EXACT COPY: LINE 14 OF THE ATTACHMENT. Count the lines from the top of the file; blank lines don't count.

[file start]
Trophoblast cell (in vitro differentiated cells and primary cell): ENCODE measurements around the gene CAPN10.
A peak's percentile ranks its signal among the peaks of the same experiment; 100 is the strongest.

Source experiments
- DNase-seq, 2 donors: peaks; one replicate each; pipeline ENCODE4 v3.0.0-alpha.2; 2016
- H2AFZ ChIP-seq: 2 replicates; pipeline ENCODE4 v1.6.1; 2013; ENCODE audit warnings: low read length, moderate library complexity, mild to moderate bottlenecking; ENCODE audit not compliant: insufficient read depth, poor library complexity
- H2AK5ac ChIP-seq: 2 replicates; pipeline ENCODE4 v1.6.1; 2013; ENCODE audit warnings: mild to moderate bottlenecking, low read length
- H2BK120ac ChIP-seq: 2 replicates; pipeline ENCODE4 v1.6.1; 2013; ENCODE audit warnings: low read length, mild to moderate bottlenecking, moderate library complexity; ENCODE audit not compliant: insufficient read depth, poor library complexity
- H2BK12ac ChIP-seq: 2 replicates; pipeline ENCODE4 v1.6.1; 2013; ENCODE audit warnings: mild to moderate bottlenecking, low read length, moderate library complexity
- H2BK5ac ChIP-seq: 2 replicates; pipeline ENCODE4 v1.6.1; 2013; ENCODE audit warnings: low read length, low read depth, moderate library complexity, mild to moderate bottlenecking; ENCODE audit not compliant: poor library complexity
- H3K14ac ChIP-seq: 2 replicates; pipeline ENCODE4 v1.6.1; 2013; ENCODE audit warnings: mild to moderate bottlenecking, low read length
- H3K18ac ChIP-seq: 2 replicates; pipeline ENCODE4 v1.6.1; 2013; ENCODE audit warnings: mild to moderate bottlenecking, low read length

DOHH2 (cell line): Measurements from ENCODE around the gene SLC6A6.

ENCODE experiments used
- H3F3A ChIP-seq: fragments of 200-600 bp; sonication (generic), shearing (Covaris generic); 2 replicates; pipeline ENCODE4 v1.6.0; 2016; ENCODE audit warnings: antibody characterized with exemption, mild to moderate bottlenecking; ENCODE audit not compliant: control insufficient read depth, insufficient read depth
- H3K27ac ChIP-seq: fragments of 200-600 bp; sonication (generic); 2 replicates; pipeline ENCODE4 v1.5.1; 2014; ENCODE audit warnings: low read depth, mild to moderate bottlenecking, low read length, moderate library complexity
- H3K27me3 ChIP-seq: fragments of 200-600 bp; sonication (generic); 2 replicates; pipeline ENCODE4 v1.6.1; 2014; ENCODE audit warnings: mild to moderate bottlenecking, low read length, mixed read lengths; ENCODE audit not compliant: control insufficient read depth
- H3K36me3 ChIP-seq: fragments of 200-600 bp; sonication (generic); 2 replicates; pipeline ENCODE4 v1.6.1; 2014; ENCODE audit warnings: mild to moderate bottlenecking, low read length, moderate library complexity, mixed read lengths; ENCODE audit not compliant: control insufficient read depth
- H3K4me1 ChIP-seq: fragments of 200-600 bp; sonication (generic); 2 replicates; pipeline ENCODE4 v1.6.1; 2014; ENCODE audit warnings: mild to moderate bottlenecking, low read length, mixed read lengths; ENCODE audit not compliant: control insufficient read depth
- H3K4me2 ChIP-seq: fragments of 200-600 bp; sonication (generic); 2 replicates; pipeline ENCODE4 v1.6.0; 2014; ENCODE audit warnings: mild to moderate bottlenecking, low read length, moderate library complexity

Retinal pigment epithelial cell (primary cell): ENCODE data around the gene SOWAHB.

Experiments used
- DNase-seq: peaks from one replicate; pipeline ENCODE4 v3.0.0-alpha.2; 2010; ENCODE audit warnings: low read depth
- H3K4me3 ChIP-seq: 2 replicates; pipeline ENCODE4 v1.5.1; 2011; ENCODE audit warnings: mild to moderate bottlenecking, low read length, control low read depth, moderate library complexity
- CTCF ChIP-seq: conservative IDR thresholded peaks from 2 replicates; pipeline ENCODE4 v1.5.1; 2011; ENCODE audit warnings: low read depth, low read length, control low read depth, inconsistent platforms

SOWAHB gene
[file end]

- H3F3A ChIP-seq: fragments of 200-600 bp; sonication (generic), shearing (Covaris generic); 2 replicates; pipeline ENCODE4 v1.6.0; 2016; ENCODE audit warnings: antibody characterized with exemption, mild to moderate bottlenecking; ENCODE audit not compliant: control insufficient read depth, insufficient read depth